In the past, SMEs that failed to respond to changing trends gradually became less competitive. Today, SMEs may find, almost overnight, that they have been surpassed by global competitors and have lost critical customers. With limited resources and the increasing speed of events, they may be unable to respond. Thus, SMEs must be alert to rapidly changing conditions and respond while they still have a business, some

Suggested Citation:"13 Conclusions." National Research Council. 2000. Surviving Supply Chain Integration: Strategies for Small Manufacturers. Washington, DC: The National Academies Press. doi: 10.17226/6369.
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resources, and the time to do so. Many SMEs will require increased assistance from MEC/TRPs to respond effectively.

From a different perspective, this convergence has created unprecedented opportunities for suppliers from low-cost areas of the world. With reduced trade barriers, access to technologies and modern management methods, increased training in English, better educated and more skilled workforces, easy access to the Web to advertise their products, learn about competitors, and bid on jobs all over the world, and the availability of overnight delivery, they can now compete with SMEs in the United States in terms of cost, delivery, quality, service, technology, and all of the other requirements of integrated supply chains.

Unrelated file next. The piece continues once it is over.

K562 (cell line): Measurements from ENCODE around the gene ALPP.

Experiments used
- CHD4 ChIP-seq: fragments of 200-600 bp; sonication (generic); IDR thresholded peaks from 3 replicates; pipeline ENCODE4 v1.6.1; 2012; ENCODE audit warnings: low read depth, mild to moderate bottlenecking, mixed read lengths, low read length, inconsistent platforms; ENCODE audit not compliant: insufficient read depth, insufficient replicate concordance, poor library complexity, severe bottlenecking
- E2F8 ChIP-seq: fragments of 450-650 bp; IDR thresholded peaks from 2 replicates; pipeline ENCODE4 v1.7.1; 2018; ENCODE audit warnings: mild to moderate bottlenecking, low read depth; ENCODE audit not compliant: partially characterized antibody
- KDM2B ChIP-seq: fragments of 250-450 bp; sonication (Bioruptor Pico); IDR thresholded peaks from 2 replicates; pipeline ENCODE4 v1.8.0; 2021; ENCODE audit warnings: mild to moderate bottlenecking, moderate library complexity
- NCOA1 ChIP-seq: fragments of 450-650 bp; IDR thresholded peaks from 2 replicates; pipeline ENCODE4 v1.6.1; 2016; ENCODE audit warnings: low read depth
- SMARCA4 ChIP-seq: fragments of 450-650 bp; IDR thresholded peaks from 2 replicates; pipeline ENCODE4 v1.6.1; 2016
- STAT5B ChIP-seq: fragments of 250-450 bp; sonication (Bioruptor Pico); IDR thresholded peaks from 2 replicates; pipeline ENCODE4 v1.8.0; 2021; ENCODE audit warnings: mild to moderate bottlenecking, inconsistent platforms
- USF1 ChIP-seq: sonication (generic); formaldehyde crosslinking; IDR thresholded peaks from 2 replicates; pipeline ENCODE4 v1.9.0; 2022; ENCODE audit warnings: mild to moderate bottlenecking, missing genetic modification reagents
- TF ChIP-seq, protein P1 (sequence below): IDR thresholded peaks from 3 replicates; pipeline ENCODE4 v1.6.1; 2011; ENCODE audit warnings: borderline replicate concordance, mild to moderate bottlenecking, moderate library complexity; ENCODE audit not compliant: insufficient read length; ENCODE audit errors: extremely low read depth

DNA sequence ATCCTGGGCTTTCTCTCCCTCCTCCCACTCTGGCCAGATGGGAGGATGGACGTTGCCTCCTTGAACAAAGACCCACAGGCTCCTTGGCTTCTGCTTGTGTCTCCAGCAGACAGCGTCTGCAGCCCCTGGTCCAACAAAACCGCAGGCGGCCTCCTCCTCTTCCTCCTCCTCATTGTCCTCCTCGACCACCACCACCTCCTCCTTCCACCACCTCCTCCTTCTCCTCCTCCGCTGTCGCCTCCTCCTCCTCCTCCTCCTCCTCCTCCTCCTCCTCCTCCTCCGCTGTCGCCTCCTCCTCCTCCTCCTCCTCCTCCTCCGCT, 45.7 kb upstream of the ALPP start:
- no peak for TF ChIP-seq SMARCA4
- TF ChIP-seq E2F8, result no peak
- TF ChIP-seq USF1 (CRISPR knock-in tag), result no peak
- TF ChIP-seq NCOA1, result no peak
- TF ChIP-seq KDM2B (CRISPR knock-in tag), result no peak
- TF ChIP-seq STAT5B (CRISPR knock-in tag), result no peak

To respond to these converging challenges, U.S. small and medium-sized manufacturing enterprises must, at a minimum, take the following key steps: